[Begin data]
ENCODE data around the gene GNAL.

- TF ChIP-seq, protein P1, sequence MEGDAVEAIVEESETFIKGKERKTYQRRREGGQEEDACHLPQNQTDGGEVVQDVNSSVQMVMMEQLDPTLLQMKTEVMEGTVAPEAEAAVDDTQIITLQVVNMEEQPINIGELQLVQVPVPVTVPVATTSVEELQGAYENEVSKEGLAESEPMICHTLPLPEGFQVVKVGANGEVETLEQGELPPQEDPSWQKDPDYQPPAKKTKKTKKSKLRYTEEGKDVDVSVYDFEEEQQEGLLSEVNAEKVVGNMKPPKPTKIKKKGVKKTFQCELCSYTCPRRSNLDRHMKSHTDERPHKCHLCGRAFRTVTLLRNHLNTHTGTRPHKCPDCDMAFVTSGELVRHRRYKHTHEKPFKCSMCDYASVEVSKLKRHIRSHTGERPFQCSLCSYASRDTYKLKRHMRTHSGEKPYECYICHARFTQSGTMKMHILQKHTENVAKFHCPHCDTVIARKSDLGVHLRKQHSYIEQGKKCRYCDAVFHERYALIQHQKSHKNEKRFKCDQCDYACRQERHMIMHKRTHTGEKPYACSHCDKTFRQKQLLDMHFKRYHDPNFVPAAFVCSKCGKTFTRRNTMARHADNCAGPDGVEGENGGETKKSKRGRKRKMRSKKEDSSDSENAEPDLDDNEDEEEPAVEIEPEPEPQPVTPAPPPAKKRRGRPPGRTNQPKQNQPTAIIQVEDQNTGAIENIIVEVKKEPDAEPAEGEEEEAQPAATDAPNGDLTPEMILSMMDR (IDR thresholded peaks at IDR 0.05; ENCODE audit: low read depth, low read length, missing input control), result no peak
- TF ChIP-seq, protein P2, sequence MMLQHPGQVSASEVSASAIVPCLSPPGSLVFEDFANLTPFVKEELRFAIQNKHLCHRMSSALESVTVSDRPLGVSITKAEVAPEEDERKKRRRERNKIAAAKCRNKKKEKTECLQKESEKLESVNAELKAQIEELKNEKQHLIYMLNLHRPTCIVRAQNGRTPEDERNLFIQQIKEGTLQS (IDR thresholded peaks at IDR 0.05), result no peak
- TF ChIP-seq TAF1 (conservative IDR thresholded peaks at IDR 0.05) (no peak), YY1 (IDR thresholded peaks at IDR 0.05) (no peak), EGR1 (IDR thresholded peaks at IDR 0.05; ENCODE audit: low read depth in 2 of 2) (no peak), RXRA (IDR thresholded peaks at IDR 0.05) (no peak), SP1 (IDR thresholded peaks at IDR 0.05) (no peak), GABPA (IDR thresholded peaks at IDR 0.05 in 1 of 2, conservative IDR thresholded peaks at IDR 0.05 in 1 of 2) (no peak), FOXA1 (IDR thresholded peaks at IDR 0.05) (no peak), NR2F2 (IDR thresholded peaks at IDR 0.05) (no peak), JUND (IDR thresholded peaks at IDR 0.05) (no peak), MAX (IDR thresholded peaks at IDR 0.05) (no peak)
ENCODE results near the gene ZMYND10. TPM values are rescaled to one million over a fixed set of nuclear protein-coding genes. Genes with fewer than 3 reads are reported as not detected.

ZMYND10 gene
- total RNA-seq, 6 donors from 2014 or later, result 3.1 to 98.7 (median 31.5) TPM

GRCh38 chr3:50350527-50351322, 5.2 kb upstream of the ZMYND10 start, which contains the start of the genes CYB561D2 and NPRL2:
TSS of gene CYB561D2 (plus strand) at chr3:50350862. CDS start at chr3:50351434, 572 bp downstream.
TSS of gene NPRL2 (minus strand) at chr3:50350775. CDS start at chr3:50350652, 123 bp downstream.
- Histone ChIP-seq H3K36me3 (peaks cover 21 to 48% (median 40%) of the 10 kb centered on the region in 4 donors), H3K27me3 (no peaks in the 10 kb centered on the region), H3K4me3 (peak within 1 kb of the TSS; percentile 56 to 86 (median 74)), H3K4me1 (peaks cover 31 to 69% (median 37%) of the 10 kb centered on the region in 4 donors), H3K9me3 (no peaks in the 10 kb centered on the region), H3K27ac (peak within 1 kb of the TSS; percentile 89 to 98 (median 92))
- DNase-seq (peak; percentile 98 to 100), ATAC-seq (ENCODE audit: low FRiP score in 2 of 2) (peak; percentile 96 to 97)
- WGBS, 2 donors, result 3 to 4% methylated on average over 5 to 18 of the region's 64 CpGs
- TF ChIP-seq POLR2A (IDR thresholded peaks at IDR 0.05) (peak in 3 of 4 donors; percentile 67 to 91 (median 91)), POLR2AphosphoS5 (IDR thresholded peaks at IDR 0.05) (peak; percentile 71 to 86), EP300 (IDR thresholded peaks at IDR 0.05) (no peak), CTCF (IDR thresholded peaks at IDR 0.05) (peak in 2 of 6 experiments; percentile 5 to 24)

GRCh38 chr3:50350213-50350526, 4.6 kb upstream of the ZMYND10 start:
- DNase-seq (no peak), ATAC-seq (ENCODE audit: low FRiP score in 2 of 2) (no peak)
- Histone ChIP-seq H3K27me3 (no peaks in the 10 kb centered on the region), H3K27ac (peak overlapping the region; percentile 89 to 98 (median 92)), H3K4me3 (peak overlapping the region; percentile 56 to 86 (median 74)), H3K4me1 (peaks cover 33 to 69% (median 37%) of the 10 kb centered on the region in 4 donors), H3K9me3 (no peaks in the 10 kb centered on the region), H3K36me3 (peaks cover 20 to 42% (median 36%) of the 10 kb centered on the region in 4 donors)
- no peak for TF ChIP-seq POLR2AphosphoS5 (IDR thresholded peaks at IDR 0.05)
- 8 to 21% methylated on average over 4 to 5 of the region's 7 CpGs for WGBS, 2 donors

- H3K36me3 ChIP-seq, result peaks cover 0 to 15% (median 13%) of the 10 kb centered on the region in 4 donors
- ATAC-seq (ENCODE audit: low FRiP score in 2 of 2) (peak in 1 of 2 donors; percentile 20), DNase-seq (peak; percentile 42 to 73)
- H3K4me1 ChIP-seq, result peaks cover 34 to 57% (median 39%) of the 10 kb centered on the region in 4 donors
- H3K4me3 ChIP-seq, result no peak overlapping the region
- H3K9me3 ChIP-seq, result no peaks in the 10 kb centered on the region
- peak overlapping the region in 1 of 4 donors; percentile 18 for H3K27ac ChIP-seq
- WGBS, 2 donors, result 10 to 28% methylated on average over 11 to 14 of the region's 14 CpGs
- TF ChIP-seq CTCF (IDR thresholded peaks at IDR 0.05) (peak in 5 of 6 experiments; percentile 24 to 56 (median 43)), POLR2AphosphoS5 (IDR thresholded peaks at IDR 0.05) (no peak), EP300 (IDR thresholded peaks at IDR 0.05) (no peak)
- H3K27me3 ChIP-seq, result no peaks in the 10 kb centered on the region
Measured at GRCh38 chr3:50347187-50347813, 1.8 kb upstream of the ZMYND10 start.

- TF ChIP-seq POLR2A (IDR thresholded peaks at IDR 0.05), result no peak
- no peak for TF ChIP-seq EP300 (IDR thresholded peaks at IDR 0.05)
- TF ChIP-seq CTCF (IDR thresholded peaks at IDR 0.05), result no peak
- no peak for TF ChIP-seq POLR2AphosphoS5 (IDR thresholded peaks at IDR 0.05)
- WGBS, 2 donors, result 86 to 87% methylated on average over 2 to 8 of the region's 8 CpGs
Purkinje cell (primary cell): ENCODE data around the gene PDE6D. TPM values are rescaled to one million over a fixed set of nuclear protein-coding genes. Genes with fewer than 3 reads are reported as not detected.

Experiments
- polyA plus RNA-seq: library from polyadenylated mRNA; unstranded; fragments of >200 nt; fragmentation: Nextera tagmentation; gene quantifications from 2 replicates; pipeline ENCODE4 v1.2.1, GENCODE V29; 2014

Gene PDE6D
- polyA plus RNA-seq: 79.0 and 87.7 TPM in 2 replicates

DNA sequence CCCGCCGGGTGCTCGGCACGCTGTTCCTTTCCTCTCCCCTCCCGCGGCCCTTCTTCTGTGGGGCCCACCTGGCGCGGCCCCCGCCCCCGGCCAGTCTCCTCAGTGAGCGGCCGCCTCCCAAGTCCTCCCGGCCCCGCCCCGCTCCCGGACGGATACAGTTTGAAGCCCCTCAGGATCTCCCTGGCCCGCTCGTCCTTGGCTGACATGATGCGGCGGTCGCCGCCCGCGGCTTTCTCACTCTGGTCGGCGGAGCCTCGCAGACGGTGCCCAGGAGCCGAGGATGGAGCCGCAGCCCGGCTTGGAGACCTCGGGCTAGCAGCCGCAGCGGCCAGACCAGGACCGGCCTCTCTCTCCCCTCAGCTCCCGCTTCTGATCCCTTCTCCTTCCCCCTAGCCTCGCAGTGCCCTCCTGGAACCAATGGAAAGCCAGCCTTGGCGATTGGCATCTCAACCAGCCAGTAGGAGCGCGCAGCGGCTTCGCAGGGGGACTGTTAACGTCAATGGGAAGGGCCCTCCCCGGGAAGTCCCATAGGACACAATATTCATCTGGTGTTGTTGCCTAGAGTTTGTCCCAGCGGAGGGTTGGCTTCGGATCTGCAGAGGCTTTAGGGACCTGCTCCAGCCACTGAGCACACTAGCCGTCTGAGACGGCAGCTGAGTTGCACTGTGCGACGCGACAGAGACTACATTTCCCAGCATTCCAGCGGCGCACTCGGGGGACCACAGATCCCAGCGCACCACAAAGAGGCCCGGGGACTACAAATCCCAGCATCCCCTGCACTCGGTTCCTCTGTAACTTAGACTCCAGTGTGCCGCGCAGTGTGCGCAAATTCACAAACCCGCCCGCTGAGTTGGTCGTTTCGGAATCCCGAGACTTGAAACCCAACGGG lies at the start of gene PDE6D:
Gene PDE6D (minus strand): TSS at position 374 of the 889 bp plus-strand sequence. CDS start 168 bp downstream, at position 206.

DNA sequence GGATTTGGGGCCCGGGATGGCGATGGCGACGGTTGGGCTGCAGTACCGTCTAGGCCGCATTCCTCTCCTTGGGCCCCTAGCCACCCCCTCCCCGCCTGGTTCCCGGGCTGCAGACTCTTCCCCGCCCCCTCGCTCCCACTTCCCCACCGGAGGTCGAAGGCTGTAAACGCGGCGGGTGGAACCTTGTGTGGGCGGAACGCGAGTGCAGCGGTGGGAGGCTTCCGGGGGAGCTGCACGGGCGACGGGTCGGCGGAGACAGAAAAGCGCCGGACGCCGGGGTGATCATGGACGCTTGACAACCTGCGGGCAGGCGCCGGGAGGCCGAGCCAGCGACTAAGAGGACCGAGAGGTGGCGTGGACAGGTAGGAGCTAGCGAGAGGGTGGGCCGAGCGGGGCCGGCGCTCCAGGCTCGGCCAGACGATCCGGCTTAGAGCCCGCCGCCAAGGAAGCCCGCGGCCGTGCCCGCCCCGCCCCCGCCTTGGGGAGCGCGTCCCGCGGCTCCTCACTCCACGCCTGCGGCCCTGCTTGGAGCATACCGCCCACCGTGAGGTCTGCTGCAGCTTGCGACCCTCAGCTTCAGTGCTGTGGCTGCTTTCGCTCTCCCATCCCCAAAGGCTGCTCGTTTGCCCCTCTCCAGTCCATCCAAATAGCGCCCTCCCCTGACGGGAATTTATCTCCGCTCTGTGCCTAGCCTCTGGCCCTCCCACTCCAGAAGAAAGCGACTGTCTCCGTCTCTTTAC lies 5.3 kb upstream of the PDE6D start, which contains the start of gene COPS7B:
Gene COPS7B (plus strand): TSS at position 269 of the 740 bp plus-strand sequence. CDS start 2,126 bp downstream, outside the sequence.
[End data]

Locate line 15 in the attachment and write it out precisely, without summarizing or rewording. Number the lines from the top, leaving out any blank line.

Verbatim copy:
GRCh38 chr3:50350213-50350526, 4.6 kb upstream of the ZMYND10 start: